You are supposed to strive to be the person you want to be, correct? Invest in your own human capital, learn manners, go to college, become well rounded. Become cultured.
Great. So we have the recipe to be an impressive human. But what are the ingredients? How does one become cultured?
I want in.
I want to be cultured. And I genuinely do love art and books and classical music, but I’ve learned being someone of culture today is not the same as the way in which the French aristocracy proved themselves.
For example: I force myself to read Freud every night as a “bedtime story,” when what I really need is a mental break, and maybe some TV would be nice for once. Further, I pride myself on not being active on social media. However, the moments arise when I do need Facebook to join a group for work or school, whatever the reason may be. My solution? Make an account and deactivate it right when the need dissipates. Thus, I am stuck in a constant cycle of activating and deactivating my Facebook so that I may distance myself enough from this technology-obsessed generation of millennials, but not too far, because technically I am one of them and I still need to participate.
I have learned that it is impossible to escape today. Whether or not I personally have a Facebook, I cannot escape its airwaves.
I don’t know if what I’m thinking is that it’s in my foreseeable future to back out of society altogether and find a log cabin somewhere where I can just read books endlessly in front of a fireplace beside a harp. Do I think that makes me cultured? Superior?
What even is culture now?
I know we still value books and art in the same snooty way that upper middle class people have been doing it for hundreds of years. But it’s complicated now because we have TV and social media and we do look down upon them. We all deny the amount of times we spend on our phones or in front of our favorite shows. So while in reality this may be our culture, it is not what we consider to be making us cultured. It is a very strange and confusing scenario that what actually does compose today’s culture is shunned and denied as being the reality of today.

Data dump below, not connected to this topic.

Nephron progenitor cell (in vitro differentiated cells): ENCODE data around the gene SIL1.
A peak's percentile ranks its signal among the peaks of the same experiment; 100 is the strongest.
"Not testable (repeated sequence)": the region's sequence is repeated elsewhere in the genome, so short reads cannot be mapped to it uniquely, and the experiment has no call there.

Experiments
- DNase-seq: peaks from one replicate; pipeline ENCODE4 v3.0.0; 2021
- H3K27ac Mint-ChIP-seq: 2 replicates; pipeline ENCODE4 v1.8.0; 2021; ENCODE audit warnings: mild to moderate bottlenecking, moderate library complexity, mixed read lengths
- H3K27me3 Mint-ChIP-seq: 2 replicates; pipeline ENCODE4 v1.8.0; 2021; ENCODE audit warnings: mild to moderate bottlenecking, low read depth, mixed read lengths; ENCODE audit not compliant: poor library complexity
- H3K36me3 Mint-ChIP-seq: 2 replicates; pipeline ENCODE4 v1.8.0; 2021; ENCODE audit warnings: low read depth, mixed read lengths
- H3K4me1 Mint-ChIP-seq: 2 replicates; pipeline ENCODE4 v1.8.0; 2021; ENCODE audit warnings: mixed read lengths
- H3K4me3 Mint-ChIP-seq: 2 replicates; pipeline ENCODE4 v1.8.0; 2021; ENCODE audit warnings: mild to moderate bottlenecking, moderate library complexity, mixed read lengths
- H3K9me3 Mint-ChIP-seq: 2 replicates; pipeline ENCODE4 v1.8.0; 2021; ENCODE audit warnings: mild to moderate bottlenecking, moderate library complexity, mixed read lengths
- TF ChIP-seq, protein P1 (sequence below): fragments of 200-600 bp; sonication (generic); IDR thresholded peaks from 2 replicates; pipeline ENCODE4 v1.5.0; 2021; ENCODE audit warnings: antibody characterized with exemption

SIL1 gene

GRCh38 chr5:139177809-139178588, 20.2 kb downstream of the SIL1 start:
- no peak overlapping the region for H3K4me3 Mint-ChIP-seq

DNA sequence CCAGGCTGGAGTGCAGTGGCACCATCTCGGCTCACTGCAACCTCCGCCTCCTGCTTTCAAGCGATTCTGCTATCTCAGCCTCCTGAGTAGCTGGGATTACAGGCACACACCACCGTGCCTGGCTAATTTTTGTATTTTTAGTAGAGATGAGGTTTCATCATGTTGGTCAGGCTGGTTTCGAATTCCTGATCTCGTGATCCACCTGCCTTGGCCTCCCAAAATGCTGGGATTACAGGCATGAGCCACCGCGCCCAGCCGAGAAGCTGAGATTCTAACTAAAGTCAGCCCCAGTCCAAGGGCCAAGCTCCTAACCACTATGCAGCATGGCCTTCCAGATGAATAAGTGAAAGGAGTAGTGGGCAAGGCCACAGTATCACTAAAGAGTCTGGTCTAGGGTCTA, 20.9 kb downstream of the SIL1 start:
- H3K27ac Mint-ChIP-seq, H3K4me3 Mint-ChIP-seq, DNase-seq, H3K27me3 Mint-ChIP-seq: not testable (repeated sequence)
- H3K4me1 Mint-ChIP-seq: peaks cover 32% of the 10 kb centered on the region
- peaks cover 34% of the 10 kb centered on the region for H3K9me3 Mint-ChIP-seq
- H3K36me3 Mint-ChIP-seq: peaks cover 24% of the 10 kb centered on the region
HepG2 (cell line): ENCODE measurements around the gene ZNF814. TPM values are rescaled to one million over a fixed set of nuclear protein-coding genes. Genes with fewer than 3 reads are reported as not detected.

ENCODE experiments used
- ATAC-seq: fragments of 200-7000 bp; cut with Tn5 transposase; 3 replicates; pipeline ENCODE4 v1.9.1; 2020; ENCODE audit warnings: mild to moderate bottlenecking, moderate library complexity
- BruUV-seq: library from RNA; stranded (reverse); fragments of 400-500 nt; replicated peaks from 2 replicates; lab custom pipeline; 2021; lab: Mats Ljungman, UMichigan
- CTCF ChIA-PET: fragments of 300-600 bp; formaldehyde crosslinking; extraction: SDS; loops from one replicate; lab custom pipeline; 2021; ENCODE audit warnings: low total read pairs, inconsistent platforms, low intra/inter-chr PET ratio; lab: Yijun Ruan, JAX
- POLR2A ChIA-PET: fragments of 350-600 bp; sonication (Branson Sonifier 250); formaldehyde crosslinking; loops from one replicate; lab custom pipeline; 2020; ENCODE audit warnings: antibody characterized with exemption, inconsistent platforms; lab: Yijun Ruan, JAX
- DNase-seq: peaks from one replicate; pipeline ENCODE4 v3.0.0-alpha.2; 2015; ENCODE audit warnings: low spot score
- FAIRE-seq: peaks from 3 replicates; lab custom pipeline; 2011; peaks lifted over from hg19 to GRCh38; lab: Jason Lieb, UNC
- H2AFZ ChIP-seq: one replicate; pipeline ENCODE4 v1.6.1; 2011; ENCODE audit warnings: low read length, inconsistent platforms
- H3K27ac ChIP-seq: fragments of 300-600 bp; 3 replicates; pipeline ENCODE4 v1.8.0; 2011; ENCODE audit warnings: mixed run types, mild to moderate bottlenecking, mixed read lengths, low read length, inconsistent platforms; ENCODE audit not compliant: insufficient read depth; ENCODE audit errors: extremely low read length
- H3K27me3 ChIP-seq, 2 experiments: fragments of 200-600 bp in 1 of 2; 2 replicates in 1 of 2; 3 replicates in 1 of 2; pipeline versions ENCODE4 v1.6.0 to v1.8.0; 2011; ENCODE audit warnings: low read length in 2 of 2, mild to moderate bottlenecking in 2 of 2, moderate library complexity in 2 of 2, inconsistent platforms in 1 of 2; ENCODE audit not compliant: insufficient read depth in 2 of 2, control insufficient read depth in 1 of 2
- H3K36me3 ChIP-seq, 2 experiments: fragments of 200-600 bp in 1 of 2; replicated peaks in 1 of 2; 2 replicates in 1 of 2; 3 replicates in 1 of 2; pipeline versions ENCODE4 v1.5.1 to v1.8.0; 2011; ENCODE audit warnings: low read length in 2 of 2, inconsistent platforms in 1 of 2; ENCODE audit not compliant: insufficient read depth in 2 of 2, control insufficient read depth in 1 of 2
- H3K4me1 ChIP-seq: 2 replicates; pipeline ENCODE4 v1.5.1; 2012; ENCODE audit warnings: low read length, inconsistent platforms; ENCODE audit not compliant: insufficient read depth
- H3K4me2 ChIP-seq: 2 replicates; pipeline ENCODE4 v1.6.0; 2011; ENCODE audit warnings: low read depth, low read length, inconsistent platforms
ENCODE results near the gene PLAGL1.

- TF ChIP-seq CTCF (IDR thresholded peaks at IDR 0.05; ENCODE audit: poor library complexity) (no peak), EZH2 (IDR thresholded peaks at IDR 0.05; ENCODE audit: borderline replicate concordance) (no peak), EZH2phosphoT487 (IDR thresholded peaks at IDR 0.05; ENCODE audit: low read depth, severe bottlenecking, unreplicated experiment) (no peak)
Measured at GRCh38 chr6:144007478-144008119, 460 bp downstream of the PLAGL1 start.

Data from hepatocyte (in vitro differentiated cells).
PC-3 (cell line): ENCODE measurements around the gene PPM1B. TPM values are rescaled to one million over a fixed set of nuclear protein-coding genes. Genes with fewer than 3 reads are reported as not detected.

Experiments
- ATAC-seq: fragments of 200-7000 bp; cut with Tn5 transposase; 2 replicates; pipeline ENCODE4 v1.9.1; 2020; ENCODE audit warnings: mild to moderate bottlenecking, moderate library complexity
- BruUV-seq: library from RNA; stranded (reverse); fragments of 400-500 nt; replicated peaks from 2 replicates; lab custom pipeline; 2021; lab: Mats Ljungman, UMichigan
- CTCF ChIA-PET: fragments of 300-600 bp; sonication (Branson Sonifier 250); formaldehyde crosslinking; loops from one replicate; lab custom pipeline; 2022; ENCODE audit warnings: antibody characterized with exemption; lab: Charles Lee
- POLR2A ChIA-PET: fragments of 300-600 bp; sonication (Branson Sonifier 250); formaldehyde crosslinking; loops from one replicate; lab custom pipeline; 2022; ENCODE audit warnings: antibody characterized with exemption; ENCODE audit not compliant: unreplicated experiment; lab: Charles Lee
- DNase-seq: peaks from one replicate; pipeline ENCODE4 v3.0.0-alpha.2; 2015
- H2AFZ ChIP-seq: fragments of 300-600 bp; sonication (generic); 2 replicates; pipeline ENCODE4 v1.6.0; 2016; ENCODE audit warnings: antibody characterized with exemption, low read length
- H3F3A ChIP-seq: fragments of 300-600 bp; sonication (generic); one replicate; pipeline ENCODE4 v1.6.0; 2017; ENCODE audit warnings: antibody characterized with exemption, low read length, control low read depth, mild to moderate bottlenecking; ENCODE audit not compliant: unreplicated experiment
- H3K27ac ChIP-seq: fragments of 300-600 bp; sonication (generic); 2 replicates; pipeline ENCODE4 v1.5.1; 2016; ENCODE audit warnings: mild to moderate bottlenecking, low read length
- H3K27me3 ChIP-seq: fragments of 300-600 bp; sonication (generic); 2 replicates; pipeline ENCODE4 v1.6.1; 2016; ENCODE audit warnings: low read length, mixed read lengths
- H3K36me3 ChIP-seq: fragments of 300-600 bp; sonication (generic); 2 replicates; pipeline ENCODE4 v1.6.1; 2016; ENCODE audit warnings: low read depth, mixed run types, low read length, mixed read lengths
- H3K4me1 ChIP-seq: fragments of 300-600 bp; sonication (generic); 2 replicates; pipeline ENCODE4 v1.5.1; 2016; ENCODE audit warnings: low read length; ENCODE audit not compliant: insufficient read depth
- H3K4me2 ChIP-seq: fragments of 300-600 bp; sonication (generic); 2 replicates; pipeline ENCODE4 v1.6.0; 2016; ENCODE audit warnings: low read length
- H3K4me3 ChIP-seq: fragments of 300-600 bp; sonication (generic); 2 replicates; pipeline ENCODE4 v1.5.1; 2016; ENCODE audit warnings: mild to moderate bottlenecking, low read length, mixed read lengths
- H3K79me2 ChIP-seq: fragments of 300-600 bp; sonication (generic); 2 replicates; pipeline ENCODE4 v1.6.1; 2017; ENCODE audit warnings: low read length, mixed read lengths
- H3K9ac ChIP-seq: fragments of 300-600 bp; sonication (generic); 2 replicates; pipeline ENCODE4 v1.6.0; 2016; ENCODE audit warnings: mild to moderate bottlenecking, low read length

Of course, at the same time, it is most certainly not a new scenario. Youth culture has often been shamed in the past. The one thing that has been consistent throughout the years is this idea of what being a “cultured” individual represents, the whole idea of being well read and having this sort of “refined” taste. Such is a truly odd notion: Being cultured can have no relation to the actual culture of the time at all.
Currently, I am trying to learn how to play the piano, but maybe I should be trying to understand Twitter. I do have a hard time communicating with my peers, but whenever I do communicate with them, they seem intrigued by the fact that I recreationally listen to Pachelbel. Is either more relevant? Is this even an equal comparison to make? Which would make me more cultured today?
But the biggest question of all: Why do I care?
I have more than enough knock-knock jokes to create small talk at the next party so that I do not require the pretext of Monet nor that of French Montana.
Am I really better than Sally and Susie if I spend my days at the library and they spend theirs at the mall? It does not seem so considering I spend my days alone with books and they spend theirs engaging in actual observance of the world around us. Because that, too, is what being cultured necessitates, right? Knowing, comprehending and interacting with the world around you? I can hardly do any of these three, so what good is my familiarity with the suffrage movement when I don’t even see the advancements that women are making now to normalize their rights through the controversial pictures they’re posting on Instagram?
But at the same time, how can Sally and Susie be better than me? They spend their days with their eyes frozen to their cell phone screens.
This then raises the question of whether our level of being cultured makes any one person better than any other, or more or less capable, to which the answer is, of course, no.
Anjalie Tandon believes culture is all around us, whether we like it or not.